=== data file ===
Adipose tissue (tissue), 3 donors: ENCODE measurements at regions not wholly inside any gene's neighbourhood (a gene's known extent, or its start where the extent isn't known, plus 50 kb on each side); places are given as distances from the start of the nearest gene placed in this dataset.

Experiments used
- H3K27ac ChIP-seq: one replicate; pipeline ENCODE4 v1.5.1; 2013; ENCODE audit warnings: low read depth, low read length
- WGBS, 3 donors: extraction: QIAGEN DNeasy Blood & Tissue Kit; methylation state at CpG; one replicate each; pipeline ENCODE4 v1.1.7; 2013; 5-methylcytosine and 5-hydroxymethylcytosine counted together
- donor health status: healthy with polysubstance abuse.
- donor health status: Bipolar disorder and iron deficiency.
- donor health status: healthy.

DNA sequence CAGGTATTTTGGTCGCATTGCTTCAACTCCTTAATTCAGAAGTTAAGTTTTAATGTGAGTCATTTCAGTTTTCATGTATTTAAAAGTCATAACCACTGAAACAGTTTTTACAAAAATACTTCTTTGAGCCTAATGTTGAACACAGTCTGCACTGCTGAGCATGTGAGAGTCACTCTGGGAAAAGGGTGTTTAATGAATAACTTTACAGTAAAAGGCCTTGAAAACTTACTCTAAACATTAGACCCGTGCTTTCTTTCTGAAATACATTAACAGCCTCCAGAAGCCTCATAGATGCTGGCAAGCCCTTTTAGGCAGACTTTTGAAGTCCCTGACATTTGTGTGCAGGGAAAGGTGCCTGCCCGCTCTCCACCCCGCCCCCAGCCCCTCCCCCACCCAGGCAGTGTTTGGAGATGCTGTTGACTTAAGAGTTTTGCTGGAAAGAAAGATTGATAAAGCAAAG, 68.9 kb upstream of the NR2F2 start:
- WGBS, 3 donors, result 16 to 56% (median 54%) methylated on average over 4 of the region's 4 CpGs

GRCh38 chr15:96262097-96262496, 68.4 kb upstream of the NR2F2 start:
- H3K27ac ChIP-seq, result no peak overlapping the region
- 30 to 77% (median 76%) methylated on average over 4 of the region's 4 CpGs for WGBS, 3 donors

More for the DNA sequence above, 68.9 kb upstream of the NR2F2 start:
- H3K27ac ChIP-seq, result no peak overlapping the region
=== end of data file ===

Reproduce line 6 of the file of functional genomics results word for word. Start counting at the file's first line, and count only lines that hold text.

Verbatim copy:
- donor health status: Bipolar disorder and iron deficiency.